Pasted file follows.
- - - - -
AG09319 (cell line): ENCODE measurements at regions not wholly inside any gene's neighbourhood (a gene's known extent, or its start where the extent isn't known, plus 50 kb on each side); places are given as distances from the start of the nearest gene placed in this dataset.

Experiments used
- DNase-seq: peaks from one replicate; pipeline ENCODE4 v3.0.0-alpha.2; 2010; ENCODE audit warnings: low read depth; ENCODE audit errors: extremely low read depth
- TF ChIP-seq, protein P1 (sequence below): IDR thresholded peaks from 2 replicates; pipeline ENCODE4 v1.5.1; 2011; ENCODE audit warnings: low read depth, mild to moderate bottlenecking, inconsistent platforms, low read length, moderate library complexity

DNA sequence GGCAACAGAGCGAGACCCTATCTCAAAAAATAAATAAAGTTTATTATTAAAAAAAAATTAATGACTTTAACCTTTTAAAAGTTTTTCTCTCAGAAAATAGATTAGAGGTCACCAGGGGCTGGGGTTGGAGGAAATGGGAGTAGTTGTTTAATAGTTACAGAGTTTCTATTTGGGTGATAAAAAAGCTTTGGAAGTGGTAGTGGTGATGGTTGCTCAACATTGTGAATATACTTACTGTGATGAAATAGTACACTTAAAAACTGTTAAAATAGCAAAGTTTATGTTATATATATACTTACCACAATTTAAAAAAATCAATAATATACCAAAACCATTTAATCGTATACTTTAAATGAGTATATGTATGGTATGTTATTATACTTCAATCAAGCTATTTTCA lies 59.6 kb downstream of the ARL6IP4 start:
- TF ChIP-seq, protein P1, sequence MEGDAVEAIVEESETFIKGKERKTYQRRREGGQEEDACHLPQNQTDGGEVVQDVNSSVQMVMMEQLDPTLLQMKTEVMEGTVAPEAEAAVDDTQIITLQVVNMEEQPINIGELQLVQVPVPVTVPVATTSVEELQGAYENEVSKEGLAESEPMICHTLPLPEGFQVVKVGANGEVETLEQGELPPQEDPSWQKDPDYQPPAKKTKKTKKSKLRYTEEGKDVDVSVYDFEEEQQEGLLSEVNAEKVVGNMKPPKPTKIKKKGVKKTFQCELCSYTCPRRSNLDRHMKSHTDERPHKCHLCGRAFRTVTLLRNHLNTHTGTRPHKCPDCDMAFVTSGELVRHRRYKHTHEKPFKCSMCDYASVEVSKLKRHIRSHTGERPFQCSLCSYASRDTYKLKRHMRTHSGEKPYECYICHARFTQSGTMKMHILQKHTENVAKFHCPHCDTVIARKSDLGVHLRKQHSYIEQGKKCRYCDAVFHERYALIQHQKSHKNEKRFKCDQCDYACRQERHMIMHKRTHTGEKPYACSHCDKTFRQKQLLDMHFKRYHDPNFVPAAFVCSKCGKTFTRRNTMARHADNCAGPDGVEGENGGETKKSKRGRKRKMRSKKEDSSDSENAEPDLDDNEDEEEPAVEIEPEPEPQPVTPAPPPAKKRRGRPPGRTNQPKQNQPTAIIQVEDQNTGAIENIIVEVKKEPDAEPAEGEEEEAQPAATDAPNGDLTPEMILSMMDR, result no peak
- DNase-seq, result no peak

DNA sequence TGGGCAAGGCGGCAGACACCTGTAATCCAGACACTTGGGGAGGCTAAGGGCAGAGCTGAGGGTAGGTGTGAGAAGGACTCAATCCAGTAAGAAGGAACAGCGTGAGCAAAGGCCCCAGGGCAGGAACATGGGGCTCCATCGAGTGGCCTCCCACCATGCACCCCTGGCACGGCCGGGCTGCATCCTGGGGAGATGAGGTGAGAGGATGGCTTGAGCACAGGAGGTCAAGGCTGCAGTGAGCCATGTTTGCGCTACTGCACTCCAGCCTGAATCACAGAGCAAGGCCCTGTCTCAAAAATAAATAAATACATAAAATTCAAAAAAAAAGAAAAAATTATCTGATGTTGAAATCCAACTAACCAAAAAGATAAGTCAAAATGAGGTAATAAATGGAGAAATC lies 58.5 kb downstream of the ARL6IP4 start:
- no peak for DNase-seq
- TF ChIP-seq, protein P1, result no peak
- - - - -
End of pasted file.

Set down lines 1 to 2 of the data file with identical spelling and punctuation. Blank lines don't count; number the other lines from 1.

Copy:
AG09319 (cell line): ENCODE measurements at regions not wholly inside any gene's neighbourhood (a gene's known extent, or its start where the extent isn't known, plus 50 kb on each side); places are given as distances from the start of the nearest gene placed in this dataset.

Experiments used